• Billy W Loo, Jr, MD PhD FASTRO FACR

    Billy W Loo, Jr, MD PhD FASTRO FACR

    Professor of Radiation Oncology (Radiation Therapy)

    Current Research and Scholarly InterestsMy clinical specialty is precision targeted radiotherapy of thoracic cancers.

    My research is on developing next-generation ultra-rapid radiation therapy technology (PHASER) and studying the radiobiological effects of FLASH treatment.

    My clinical research is on advanced 4-D image-guided radiation therapy and stereotactic ablative radiotherapy (SABR), and functional and metabolic imaging and imaging biomarkers.

  • Jaime Lopez, MD

    Jaime Lopez, MD

    Professor of Neurology (Adult Neurology) and, by courtesy, of Neurosurgery

    Current Research and Scholarly InterestsMy clinical interests are in the areas of Intraoperative Neurophysiologic Monitoring (IOM), clinical neurophysiology, electromyopgraphy and in the use of botulinum toxins in the treatment of neurologic disorders. Our IOM group’s research is in the development of new and innovative techniques for monitoring the nervous system during surgical and endovascular procedures and how these alter surgical management and patient outcomes. I am also active in formulating national IOM practice guidelines.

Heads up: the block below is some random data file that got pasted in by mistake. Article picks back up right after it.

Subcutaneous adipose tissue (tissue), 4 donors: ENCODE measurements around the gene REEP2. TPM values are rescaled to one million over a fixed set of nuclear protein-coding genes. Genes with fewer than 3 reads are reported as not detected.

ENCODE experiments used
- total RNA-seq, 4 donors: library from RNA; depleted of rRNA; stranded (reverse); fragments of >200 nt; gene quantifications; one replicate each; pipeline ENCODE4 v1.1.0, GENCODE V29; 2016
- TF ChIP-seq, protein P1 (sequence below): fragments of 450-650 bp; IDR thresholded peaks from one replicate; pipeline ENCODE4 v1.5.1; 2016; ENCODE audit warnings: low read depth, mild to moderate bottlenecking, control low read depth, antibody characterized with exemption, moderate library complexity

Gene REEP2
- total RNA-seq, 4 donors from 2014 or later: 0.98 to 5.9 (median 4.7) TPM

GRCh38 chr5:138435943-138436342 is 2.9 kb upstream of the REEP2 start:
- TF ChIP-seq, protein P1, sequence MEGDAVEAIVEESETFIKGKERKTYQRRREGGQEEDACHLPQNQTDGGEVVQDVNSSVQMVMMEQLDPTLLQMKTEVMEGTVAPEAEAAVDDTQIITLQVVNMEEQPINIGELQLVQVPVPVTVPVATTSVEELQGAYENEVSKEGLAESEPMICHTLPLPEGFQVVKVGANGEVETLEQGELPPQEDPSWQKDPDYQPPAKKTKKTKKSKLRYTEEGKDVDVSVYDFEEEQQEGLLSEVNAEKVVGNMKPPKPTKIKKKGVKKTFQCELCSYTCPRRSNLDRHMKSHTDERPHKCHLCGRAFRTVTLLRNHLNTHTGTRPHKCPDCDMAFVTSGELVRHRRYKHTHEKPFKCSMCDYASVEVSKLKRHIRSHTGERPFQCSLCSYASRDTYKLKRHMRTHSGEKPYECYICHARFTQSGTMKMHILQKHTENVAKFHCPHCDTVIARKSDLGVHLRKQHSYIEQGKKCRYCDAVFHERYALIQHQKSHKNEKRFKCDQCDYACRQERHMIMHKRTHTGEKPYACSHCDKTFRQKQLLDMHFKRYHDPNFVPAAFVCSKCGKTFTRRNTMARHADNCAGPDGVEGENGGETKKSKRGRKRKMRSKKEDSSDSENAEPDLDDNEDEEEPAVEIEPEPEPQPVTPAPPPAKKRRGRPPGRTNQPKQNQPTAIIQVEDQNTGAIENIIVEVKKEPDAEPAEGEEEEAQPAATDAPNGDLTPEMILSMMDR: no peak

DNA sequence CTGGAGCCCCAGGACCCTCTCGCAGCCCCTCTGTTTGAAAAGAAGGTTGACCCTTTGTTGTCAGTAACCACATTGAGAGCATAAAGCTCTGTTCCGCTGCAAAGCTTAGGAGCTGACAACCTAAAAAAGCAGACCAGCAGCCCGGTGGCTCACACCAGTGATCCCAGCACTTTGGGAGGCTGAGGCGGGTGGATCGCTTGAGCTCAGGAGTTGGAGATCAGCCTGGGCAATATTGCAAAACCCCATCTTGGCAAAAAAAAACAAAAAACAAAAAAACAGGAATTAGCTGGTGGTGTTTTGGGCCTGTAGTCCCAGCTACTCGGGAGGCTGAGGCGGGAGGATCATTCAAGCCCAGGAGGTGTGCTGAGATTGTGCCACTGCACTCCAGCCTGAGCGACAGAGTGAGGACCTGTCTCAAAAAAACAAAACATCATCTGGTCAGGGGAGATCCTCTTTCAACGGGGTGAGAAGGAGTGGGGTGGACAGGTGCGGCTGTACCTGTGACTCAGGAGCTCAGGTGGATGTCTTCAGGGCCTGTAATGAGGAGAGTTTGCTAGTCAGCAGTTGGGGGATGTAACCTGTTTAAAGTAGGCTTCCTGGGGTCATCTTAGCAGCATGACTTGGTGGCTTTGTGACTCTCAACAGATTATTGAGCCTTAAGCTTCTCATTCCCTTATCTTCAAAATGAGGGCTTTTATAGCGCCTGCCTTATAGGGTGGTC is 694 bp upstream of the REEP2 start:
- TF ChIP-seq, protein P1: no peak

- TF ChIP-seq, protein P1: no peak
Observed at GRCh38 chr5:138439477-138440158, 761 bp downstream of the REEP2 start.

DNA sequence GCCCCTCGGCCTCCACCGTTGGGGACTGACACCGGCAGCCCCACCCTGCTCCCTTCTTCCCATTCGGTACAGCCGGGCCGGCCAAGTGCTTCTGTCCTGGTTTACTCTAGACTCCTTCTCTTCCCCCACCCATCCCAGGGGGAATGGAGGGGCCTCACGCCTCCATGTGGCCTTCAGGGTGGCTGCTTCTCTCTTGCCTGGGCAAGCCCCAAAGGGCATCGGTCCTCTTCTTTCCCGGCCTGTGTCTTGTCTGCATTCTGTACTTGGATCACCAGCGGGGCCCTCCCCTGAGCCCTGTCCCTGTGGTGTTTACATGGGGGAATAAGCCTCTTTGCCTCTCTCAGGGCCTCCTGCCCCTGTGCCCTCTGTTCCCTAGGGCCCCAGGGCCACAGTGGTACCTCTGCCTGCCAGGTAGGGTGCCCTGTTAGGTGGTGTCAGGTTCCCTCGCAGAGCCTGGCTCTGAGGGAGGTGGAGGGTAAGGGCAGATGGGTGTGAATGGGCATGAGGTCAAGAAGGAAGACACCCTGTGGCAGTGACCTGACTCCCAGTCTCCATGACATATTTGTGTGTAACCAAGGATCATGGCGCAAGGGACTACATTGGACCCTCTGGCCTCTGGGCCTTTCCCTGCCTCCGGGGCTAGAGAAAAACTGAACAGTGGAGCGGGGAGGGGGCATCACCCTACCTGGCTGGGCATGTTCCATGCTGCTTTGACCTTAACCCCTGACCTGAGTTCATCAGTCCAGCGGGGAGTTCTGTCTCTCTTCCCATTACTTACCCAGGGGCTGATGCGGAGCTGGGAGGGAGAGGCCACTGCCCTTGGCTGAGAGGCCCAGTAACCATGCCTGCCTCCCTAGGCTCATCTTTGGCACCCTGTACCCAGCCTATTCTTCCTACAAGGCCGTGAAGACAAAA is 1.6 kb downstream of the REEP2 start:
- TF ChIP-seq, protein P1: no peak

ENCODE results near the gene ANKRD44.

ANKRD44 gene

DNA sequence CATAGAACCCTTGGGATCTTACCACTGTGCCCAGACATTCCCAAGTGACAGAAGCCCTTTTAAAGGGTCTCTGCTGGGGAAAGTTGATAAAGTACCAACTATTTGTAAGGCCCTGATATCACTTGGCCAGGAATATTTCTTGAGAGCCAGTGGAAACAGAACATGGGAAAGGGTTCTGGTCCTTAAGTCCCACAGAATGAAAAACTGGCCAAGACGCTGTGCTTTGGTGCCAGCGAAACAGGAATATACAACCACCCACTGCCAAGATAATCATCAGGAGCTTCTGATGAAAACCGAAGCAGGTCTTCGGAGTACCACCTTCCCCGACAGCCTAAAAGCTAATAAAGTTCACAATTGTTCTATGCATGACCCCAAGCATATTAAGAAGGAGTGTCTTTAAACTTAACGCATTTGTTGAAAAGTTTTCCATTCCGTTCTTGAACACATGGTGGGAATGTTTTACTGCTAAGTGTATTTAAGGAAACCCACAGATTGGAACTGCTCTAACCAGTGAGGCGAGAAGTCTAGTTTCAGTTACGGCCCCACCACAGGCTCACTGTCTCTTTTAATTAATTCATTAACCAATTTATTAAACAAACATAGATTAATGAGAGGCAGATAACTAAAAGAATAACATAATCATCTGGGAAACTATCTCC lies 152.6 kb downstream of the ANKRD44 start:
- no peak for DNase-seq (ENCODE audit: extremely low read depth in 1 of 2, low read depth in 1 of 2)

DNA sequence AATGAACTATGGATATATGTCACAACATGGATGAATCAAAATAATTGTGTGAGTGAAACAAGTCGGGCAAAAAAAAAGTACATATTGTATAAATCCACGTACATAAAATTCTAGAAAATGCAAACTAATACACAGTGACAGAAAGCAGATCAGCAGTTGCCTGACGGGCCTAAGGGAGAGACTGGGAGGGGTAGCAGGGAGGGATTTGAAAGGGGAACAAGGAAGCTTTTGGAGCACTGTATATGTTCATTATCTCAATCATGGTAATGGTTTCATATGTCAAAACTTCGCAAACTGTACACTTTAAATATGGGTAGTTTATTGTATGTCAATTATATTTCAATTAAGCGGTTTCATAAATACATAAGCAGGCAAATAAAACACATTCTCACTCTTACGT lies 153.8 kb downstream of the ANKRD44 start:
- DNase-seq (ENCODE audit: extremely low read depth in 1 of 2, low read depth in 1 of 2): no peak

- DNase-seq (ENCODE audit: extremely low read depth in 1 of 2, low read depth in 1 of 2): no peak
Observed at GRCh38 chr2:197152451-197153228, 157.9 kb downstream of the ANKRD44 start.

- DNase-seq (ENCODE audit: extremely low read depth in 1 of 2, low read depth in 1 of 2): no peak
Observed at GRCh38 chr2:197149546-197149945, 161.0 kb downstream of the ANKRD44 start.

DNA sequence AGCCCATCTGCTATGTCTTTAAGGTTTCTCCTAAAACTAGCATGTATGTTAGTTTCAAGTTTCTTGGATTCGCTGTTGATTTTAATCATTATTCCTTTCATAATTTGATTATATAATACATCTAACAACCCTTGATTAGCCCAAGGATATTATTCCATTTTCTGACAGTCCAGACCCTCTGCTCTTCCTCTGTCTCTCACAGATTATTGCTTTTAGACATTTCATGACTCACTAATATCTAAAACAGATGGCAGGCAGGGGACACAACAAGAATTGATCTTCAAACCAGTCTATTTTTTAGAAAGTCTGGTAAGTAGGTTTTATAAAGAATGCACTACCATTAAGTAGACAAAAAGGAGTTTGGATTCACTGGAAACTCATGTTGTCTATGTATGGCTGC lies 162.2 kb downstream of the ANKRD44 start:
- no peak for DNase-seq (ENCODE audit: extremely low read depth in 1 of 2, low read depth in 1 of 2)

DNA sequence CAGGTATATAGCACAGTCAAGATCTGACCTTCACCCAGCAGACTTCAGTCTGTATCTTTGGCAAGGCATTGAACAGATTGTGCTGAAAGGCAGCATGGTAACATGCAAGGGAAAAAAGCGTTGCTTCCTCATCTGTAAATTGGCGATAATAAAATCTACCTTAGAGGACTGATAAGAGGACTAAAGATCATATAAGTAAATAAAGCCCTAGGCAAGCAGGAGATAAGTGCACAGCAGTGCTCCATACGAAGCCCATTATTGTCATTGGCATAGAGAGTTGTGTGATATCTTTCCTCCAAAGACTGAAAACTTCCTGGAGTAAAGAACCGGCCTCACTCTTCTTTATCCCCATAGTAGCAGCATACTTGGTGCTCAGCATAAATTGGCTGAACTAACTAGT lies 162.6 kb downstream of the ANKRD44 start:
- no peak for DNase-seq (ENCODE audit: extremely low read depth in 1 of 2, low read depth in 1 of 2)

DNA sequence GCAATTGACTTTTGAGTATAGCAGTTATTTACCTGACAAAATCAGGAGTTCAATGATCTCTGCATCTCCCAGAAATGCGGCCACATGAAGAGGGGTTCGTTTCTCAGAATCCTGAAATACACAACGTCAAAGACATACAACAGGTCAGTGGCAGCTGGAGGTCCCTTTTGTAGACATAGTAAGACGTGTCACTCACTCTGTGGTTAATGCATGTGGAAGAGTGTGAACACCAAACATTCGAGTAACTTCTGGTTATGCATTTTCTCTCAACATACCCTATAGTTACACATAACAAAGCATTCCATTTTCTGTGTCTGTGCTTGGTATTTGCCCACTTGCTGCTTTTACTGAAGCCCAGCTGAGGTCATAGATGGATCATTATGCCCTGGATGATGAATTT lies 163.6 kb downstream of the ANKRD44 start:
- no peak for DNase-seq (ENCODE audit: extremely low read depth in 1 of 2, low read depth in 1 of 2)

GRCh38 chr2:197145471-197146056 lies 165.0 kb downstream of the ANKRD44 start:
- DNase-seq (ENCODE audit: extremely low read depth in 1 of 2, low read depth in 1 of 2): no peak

• Christopher Lowe

    Christopher Lowe

    Professor of Biology

    Current Research and Scholarly InterestsEvolution and development, specifically the evolution of the deuterostomes

  • Bingwei Lu

    Bingwei Lu

    Professor of Pathology

    Current Research and Scholarly InterestsWe are interested in understanding how neural stem cells balance their self-renewal and differentiation and how deregulation of this process can result in brain tumor. We are also interested in mechanisms of neurodegeneration in Alzheimer’s and Parkinson’s diseases. We are using both Drosophila and mammalian models to address these fundamental questions.

  • Liqun Luo

    Liqun Luo

    Ann and Bill Swindells Professor and Professor, by courtesy, of Neurobiology

    Current Research and Scholarly InterestsWe study how neurons are organized into specialized circuits to perform specific functions and how these circuits are assembled during development. We have developed molecular-genetic and viral tools, and are combining them with transcriptomic, proteomic, physiological, and behavioral approaches to study these problems. Topics include: 1) assembly of the fly olfactory circuit; 2) assembly of neural circuits in the mouse brain; 3) organization and function of neural circuits; 4) Tool development.